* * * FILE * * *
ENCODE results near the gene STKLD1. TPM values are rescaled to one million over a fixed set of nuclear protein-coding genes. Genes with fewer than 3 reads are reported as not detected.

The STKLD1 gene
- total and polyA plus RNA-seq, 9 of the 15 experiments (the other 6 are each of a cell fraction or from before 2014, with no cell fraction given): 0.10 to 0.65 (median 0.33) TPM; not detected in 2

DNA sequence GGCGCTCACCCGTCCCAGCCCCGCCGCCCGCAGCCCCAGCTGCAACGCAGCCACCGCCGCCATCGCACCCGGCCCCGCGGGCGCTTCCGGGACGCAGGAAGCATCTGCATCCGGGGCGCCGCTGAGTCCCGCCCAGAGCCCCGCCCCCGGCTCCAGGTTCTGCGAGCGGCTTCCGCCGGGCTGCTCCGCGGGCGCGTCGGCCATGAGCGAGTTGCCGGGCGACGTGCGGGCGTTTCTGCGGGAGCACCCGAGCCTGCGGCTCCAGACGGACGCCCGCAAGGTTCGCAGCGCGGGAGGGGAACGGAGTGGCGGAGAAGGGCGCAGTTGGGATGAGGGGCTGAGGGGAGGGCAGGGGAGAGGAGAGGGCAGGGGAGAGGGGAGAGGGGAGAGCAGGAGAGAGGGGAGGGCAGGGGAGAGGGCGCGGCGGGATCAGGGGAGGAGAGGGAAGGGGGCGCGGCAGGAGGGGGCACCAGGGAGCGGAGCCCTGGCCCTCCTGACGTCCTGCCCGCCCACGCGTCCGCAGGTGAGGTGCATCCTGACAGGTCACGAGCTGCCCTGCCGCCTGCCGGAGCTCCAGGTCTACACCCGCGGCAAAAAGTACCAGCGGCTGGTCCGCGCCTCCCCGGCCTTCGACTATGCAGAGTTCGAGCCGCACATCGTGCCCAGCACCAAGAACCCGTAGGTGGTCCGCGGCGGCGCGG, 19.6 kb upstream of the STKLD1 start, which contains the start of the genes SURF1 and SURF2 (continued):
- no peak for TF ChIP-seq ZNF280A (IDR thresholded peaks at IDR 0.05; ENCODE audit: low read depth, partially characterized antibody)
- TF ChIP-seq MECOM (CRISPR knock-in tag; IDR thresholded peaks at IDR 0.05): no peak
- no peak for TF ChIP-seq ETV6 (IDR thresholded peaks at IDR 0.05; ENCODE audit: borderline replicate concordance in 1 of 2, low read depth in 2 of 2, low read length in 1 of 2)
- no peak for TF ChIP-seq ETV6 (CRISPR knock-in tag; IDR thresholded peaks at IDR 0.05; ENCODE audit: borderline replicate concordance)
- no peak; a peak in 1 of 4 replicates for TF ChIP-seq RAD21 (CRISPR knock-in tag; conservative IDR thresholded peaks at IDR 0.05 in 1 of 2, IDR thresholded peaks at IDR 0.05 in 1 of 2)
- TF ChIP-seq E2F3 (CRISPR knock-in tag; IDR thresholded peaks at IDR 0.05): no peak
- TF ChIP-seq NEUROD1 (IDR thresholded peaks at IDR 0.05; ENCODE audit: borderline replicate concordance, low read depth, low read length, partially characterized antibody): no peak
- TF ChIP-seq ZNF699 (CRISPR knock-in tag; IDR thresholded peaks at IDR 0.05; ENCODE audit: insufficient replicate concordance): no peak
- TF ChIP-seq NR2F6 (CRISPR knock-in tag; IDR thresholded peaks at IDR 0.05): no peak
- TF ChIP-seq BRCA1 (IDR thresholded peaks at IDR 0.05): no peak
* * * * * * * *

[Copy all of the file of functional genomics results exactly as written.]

ENCODE results near the gene STKLD1. TPM values are rescaled to one million over a fixed set of nuclear protein-coding genes. Genes with fewer than 3 reads are reported as not detected.

The STKLD1 gene
- total and polyA plus RNA-seq, 9 of the 15 experiments (the other 6 are each of a cell fraction or from before 2014, with no cell fraction given): 0.10 to 0.65 (median 0.33) TPM; not detected in 2

DNA sequence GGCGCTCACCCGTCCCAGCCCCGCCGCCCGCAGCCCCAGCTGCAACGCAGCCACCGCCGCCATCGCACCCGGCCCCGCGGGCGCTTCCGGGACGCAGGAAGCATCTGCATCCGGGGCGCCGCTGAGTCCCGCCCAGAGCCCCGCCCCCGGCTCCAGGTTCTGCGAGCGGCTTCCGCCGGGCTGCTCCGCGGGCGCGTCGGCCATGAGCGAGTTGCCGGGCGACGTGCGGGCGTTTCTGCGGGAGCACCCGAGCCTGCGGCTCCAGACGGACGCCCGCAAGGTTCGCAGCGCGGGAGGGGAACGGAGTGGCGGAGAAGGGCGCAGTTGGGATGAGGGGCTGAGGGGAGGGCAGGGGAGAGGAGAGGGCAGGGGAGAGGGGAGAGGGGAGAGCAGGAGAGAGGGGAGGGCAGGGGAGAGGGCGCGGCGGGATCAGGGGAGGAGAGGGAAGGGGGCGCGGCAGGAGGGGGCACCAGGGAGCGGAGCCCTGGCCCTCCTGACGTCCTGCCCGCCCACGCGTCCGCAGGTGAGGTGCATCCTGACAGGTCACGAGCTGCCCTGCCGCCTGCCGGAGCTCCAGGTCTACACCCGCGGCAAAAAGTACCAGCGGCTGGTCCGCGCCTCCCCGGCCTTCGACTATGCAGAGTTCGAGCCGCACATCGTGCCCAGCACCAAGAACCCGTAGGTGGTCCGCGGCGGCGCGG, 19.6 kb upstream of the STKLD1 start, which contains the start of the genes SURF1 and SURF2 (continued):
- no peak for TF ChIP-seq ZNF280A (IDR thresholded peaks at IDR 0.05; ENCODE audit: low read depth, partially characterized antibody)
- TF ChIP-seq MECOM (CRISPR knock-in tag; IDR thresholded peaks at IDR 0.05): no peak
- no peak for TF ChIP-seq ETV6 (IDR thresholded peaks at IDR 0.05; ENCODE audit: borderline replicate concordance in 1 of 2, low read depth in 2 of 2, low read length in 1 of 2)
- no peak for TF ChIP-seq ETV6 (CRISPR knock-in tag; IDR thresholded peaks at IDR 0.05; ENCODE audit: borderline replicate concordance)
- no peak; a peak in 1 of 4 replicates for TF ChIP-seq RAD21 (CRISPR knock-in tag; conservative IDR thresholded peaks at IDR 0.05 in 1 of 2, IDR thresholded peaks at IDR 0.05 in 1 of 2)
- TF ChIP-seq E2F3 (CRISPR knock-in tag; IDR thresholded peaks at IDR 0.05): no peak
- TF ChIP-seq NEUROD1 (IDR thresholded peaks at IDR 0.05; ENCODE audit: borderline replicate concordance, low read depth, low read length, partially characterized antibody): no peak
- TF ChIP-seq ZNF699 (CRISPR knock-in tag; IDR thresholded peaks at IDR 0.05; ENCODE audit: insufficient replicate concordance): no peak
- TF ChIP-seq NR2F6 (CRISPR knock-in tag; IDR thresholded peaks at IDR 0.05): no peak
- TF ChIP-seq BRCA1 (IDR thresholded peaks at IDR 0.05): no peak